Humanities Advocacy via One Book, Many Conversations

When Joanna Tobin approached NHA in February 2017 about partnering on a national week of readinga project that has since become One Book, Many Conversations (OBMC)we quickly welcomed the opportunity. Tobin’s efforts to build on the organic and overwhelming interest that had emerged in 1984 fit well with our goals as an advocacy organization committed to making the case for the value of the humanities. As we embark on the second year of OBMCthis time centered on Frankensteinwe continue to see it as a prime opportunity to advance three essential advocacy goals.

First, we are committed to broadening the public’s access to the humanities: the more members of the public participate in high-quality humanities programming, the better they understand the value of the humanities in their lives and communities. OBMC organizes in-person and virtual reading discussions, led by trained facilitators, providing individuals in all phases of life and in all parts of the country the opportunity for deep engagement with literature. These engagements also help shift narratives about the humanities in higher education, which are too often focused narrowly on career outcomes for individual students. OBMC, alongside other publicly engaged humanities initiatives, make clear the humanities in higher ed provide opportunities for lifelong learning and community engagement beyond the campus.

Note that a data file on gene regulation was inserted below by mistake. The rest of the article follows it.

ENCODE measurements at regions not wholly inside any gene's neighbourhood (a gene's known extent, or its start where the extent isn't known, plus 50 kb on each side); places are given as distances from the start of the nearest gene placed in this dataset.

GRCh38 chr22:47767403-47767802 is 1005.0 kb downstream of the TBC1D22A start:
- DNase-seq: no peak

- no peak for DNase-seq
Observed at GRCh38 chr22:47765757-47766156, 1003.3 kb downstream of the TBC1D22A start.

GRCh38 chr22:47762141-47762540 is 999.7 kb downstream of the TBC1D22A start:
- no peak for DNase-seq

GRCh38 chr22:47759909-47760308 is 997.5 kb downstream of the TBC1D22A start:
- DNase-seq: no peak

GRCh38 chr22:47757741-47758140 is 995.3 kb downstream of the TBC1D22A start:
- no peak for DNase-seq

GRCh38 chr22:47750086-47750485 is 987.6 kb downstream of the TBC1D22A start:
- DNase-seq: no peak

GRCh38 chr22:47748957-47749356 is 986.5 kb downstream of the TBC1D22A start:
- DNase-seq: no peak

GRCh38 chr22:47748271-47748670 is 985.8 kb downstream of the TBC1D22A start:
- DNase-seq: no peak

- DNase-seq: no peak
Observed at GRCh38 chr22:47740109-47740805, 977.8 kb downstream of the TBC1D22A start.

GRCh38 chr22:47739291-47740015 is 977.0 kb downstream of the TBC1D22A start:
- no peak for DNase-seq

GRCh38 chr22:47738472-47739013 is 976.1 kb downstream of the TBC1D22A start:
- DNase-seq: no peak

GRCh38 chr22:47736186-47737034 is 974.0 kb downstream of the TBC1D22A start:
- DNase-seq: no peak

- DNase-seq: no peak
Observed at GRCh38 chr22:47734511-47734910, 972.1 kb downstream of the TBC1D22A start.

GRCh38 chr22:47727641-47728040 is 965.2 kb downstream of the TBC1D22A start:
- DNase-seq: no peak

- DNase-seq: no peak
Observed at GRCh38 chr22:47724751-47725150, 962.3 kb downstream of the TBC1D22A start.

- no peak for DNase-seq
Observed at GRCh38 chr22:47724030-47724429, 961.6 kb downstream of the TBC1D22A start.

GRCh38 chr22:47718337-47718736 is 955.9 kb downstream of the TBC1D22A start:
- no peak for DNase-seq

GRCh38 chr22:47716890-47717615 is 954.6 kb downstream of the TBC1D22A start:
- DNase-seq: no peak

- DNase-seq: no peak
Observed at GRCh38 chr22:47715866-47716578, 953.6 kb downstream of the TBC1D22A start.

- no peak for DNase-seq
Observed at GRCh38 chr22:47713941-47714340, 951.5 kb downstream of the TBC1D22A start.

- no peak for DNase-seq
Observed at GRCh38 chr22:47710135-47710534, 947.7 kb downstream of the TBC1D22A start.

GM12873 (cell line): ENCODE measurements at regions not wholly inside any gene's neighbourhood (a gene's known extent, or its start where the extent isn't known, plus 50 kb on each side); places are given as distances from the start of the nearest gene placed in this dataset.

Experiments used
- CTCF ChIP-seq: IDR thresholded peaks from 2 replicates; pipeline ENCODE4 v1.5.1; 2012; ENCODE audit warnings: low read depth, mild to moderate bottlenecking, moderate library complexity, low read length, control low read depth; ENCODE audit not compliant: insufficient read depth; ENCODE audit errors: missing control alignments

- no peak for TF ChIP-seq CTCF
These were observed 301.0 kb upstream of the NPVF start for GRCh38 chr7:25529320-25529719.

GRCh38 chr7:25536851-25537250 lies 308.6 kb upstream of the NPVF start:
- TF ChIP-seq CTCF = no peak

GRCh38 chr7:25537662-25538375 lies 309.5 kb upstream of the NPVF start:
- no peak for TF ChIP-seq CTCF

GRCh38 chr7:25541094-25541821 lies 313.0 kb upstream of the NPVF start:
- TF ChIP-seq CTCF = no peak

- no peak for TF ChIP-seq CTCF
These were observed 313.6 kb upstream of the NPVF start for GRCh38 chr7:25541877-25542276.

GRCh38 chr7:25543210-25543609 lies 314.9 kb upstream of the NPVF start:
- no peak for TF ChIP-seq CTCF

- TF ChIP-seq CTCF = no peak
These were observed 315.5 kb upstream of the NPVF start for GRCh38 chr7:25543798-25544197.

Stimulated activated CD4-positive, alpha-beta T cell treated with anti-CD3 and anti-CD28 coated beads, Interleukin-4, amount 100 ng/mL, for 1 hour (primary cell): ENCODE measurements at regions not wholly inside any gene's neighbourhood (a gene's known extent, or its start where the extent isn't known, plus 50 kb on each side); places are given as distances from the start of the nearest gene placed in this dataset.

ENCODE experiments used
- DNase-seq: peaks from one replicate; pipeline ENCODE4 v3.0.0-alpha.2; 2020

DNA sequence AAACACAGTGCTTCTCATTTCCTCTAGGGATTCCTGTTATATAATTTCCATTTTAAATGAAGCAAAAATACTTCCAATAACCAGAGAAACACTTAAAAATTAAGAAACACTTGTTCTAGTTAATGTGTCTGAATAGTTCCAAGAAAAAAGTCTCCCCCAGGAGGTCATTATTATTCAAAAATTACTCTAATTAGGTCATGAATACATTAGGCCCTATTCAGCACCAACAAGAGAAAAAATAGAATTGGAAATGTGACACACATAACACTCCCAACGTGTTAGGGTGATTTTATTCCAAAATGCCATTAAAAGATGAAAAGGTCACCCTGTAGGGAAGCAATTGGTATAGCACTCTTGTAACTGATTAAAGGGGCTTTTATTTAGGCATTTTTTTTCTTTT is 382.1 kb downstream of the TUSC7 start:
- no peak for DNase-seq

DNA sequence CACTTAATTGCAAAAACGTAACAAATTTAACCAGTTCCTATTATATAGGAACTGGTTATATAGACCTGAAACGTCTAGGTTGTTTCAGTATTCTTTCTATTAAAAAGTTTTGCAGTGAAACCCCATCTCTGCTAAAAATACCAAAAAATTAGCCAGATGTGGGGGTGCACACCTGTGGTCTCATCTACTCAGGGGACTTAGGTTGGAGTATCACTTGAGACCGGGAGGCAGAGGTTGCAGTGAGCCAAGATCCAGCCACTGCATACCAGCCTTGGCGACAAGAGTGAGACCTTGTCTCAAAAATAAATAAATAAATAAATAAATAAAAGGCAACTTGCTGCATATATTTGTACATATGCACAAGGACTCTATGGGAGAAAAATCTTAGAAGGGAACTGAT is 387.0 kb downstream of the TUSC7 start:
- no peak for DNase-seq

Second, the reading of both 1984 and Frankenstein helps make the case for the essential role the humanities play in helping us grapple with issues of public concern. Last year’s discussions surrounding 1984 enabled timely conversations about citizenship, freedom of the press and speech, and truth in public discourse. As Tobin notes, this year’s exploration of Frankenstein will allow for conversations on the opportunities and perils surrounding technological innovation and obligations to future generations that are just as timely. Frankenstein’s themes have already proved highly resonant at this juncture, as evidenced by the success of several programs put on this year by Indiana Humanities and by the Keats-Shelley Association as part of Frankenreads over the past year.

Finally, and most straightforwardly, OBMC discussions are an opportunity to engage more humanities advocates. When federal funding for the humanities is in jeopardy, as it has been each year since President Trump took office, we need as many advocates as possible to take action. We are always looking to build our email list of advocatespeople who understand the value of the humanities and are ready to write to their elected officials when their voice is needed. OBMC facilitators help us recruit these advocates, making sure that the participants in their discussions groupsparticipants who have just dedicated their time to a deep engagement with the humanitiesknow that humanities advocacy is an option and that signing up for our advocacy list is an easy step to take to learn more and become involved.

We hope you will take part in an OBMC discussion this October. Learn more here. We also hope that when you do, you will take the next step and signup to be an advocate for the humanities and encourage others to do so as well.